Section 54
Chapter 53,112

Examining the associations among severity of injunctive drinking norms, alcohol consumption, and alcohol-related negative consequences: the moderating roles of alcohol consumption and identity

Lewis, M.A.; Neighbors, C.; Geisner, I.Markman.; Lee, C.M.; Kilmer, J.R.; Atkins, D.C.

Psychology of addictive behaviors journal of the Society of Psychologists in Addictive Behaviors 24(2): 177-189


ISSN/ISBN: 0893-164X
PMID: 20565144
DOI: 10.1037/a0018302
Accession: 053111039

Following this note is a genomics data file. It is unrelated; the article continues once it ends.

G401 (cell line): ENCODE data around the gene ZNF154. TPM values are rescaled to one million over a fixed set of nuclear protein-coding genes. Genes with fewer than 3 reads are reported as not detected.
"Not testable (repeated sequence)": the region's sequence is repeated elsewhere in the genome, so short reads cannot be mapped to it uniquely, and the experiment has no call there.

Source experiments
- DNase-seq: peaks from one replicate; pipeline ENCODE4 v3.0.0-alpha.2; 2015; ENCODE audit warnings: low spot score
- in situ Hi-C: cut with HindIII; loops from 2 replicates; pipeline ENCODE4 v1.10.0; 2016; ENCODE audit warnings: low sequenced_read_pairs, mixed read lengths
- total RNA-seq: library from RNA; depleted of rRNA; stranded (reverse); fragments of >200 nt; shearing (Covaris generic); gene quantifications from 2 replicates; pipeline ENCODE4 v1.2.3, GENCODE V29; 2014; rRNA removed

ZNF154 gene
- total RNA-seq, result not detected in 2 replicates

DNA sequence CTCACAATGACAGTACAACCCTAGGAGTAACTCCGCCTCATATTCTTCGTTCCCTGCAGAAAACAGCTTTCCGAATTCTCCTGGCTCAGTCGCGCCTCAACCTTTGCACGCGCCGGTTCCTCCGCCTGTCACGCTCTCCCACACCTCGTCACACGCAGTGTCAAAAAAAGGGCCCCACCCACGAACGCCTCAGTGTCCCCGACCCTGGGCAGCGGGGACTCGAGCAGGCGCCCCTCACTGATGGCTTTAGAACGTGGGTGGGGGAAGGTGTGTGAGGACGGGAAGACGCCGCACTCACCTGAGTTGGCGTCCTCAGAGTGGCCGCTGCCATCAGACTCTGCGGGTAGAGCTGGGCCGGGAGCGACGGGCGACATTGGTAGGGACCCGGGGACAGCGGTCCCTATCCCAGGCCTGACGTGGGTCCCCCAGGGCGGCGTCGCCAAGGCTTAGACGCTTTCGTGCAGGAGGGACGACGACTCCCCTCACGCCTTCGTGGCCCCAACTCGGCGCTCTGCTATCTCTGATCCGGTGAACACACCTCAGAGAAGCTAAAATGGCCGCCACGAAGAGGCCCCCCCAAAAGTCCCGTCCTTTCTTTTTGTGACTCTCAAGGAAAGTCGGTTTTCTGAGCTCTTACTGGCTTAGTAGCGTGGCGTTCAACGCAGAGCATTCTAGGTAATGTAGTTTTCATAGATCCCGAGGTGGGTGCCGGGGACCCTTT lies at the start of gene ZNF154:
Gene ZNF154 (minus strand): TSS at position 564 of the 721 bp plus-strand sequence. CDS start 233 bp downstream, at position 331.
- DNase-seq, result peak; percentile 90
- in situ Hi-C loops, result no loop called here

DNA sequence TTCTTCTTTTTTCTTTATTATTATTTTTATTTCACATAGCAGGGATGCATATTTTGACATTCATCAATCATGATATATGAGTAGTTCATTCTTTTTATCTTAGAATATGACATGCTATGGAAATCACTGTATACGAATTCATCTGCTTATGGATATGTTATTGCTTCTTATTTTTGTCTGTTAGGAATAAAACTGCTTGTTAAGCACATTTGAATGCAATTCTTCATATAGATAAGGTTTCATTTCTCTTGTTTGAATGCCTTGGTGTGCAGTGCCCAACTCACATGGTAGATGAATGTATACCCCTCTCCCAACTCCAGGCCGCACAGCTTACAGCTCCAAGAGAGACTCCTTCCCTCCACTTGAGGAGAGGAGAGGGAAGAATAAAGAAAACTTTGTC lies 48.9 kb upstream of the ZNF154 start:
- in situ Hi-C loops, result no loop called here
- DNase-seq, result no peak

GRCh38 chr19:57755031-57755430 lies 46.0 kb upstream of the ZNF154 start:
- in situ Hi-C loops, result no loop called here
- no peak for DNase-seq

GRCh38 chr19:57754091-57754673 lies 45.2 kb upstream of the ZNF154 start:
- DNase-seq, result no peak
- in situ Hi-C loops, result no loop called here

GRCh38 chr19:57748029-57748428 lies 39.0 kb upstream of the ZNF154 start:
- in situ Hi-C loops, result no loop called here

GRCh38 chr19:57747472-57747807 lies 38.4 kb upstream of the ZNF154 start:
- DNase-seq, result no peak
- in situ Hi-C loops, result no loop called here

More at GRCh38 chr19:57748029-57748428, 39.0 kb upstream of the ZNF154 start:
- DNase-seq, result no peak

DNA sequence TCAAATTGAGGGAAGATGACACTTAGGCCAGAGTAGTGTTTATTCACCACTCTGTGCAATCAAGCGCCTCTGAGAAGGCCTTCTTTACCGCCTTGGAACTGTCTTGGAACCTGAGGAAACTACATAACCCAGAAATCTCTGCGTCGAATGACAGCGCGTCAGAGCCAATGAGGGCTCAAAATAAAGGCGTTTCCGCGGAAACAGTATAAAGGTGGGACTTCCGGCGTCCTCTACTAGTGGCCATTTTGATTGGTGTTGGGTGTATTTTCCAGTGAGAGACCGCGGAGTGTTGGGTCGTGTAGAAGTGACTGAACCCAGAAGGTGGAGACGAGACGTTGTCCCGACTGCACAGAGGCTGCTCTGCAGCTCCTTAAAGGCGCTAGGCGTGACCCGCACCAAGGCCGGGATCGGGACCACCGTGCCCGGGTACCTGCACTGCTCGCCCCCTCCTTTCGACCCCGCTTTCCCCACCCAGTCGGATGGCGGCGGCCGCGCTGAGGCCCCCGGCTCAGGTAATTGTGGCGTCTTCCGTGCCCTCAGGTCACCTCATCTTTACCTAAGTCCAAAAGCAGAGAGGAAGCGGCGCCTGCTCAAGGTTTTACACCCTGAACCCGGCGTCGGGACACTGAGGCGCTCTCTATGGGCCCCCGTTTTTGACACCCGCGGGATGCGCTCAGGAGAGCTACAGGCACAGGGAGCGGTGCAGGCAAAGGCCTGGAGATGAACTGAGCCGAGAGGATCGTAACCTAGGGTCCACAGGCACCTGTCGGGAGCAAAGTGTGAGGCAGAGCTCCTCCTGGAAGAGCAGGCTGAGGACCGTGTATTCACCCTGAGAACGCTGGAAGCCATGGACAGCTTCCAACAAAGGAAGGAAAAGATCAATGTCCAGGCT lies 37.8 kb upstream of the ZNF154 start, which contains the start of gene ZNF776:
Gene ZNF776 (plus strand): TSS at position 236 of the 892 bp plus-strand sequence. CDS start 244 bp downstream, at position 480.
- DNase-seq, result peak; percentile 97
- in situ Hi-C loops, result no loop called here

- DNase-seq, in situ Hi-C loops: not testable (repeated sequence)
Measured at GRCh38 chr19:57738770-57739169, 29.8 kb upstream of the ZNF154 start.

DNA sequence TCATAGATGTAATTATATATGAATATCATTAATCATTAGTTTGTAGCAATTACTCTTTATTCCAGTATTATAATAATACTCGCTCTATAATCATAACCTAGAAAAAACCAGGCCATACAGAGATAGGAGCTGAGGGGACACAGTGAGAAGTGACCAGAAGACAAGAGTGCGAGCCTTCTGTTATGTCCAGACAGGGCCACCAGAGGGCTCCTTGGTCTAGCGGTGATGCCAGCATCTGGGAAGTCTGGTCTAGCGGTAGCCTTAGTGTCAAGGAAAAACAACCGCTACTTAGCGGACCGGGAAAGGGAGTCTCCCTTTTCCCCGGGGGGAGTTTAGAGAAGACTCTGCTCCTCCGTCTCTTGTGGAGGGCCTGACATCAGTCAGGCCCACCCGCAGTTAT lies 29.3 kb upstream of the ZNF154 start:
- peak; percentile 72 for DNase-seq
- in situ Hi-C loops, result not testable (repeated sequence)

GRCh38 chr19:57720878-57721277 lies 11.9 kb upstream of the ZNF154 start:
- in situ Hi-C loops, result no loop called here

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This study examined a range of injunctive norms for alcohol use and related consequences from less severe behaviors (e.g., drinking with friends) to more severe behaviors (e.g., drinking enough alcohol to pass out), and their relationship with alcohol consumption and alcohol-related negative consequences among college students. In addition, this research aimed to determine whether these relationships between injunctive norms and consequences were moderated by alcohol consumption and level of identification with the typical same-gender college student. A random sample (N = 1,002) of undergraduates (56.9% women) completed a Web-based survey that was comprised of measures of drinking behavior, perceived approval of drinking behaviors that ranged in severity (i.e., injunctive norms), and level of identification with the typical same-gender college student. Results suggest that the association between negative consequences and injunctive drinking norms depend on one's own drinking behavior, identification with other students, and the severity of the alcohol use and related consequences for which injunctive norms are assessed. Findings are discussed in terms of false consensus and false uniqueness effects, and deviance regulation perspectives. Implications for preventive interventions are discussed.

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